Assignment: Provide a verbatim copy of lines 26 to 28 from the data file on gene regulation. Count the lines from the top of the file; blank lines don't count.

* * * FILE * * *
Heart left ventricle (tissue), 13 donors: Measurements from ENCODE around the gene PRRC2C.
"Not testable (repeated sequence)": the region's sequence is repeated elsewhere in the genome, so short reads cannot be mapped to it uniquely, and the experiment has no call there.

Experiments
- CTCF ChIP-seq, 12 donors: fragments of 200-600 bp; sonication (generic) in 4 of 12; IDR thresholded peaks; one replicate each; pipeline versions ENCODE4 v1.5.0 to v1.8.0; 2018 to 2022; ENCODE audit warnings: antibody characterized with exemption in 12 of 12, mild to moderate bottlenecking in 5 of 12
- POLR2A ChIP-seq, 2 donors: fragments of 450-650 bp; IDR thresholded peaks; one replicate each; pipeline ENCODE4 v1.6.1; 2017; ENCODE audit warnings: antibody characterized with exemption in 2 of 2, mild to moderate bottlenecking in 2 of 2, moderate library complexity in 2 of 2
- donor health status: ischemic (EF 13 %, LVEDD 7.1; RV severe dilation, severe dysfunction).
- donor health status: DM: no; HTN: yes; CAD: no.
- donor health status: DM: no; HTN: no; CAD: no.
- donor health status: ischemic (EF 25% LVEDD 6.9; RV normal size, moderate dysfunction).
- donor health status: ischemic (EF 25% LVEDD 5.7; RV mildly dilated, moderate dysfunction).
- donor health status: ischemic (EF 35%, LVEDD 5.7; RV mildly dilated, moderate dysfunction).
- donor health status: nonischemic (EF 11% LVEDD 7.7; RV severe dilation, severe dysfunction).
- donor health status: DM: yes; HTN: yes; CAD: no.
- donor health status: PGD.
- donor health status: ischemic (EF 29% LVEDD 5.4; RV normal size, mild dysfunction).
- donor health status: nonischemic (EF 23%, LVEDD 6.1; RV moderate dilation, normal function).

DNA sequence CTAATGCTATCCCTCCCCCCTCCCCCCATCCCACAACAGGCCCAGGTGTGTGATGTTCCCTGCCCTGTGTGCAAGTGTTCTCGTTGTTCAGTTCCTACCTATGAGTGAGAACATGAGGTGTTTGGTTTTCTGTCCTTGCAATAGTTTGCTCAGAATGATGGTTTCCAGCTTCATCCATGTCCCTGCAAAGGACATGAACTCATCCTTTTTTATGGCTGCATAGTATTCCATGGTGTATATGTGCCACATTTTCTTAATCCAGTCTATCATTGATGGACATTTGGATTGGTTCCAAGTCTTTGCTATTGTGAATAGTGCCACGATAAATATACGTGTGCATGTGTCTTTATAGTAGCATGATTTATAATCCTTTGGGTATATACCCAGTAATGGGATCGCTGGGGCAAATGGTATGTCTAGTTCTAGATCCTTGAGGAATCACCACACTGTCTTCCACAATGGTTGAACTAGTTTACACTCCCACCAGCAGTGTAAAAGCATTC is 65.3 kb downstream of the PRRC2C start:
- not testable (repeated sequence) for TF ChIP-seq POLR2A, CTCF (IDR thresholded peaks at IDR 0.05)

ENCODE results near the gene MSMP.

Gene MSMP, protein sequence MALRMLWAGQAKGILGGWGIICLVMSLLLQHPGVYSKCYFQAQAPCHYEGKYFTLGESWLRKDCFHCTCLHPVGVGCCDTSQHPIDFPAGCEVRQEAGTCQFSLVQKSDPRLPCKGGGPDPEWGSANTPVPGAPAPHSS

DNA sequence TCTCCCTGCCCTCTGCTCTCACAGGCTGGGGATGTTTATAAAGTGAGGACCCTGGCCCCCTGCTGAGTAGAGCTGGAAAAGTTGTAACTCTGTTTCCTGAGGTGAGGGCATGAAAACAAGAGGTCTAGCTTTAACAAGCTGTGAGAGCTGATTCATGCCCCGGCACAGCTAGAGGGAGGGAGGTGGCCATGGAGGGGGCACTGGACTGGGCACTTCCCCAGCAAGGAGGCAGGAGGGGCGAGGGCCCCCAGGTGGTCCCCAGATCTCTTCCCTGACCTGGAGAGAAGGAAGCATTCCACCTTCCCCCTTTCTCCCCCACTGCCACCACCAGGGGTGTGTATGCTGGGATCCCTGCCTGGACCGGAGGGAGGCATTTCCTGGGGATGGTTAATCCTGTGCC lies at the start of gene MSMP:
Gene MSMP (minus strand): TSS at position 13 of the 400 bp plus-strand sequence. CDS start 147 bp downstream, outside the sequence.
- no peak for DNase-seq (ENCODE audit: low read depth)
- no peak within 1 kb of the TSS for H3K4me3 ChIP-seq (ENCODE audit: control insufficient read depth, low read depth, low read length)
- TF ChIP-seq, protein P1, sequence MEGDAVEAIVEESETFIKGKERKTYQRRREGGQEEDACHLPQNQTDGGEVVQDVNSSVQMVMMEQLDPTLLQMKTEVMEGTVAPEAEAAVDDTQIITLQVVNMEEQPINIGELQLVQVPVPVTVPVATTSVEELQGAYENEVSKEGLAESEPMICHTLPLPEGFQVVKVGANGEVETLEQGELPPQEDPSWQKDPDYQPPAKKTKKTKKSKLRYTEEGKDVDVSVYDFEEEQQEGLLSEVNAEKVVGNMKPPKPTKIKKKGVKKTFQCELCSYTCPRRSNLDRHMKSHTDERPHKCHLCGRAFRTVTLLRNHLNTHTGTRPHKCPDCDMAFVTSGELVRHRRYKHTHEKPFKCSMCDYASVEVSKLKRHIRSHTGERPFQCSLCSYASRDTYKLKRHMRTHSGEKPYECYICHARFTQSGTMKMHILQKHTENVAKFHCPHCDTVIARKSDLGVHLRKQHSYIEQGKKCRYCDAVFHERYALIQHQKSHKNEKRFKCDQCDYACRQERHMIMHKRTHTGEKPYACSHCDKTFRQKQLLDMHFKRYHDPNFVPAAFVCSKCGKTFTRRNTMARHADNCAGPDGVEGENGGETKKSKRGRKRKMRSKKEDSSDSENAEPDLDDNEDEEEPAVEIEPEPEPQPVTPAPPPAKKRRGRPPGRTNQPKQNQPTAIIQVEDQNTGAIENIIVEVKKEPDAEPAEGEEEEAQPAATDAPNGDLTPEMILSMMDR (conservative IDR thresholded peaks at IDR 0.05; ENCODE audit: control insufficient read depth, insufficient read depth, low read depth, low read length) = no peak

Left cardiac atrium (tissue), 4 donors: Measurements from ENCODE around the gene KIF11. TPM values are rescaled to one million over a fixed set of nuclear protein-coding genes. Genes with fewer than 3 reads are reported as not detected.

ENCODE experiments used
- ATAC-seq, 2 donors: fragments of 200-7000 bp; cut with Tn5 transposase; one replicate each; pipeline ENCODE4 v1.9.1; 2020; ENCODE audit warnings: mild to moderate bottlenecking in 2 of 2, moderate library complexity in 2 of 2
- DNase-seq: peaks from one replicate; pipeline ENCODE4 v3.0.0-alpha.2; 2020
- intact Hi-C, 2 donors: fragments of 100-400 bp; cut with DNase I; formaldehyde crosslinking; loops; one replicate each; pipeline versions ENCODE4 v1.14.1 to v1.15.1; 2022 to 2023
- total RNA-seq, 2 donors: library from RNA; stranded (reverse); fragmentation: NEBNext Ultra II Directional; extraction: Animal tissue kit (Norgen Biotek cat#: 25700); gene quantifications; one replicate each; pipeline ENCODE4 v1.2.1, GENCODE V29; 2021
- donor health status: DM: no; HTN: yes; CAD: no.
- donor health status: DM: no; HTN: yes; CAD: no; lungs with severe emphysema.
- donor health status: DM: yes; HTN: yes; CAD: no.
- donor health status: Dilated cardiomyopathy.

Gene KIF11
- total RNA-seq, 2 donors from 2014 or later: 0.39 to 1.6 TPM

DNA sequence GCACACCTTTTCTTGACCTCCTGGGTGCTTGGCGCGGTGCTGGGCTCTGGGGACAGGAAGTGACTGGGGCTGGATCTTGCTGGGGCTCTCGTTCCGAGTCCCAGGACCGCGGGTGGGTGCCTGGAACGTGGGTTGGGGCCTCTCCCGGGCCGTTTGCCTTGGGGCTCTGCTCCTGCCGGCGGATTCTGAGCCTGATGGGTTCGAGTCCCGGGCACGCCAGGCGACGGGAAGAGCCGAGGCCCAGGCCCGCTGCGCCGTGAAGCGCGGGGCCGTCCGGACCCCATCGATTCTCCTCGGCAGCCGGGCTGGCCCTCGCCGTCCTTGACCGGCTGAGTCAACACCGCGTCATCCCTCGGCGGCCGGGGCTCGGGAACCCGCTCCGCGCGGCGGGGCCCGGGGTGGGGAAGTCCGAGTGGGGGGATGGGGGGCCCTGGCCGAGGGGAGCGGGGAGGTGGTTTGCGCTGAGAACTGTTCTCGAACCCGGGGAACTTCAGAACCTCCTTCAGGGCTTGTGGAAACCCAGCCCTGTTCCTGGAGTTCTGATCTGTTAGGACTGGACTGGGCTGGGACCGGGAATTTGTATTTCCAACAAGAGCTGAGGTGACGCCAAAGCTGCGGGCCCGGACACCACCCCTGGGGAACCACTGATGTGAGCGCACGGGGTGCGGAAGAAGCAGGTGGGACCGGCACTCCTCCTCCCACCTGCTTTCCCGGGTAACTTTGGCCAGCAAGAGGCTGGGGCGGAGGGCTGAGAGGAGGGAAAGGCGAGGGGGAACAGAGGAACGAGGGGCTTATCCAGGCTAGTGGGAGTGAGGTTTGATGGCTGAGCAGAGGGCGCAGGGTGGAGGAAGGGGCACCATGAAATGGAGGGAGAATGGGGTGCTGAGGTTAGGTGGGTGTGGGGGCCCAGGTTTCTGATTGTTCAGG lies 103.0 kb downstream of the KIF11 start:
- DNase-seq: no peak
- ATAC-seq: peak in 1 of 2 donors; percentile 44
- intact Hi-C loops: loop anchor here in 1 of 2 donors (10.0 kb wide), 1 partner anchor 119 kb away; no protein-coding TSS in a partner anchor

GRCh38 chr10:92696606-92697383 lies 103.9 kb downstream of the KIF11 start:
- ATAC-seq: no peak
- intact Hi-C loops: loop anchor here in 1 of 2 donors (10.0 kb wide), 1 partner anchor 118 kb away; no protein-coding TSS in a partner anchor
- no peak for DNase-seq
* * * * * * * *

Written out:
Left cardiac atrium (tissue), 4 donors: Measurements from ENCODE around the gene KIF11. TPM values are rescaled to one million over a fixed set of nuclear protein-coding genes. Genes with fewer than 3 reads are reported as not detected.

ENCODE experiments used
- ATAC-seq, 2 donors: fragments of 200-7000 bp; cut with Tn5 transposase; one replicate each; pipeline ENCODE4 v1.9.1; 2020; ENCODE audit warnings: mild to moderate bottlenecking in 2 of 2, moderate library complexity in 2 of 2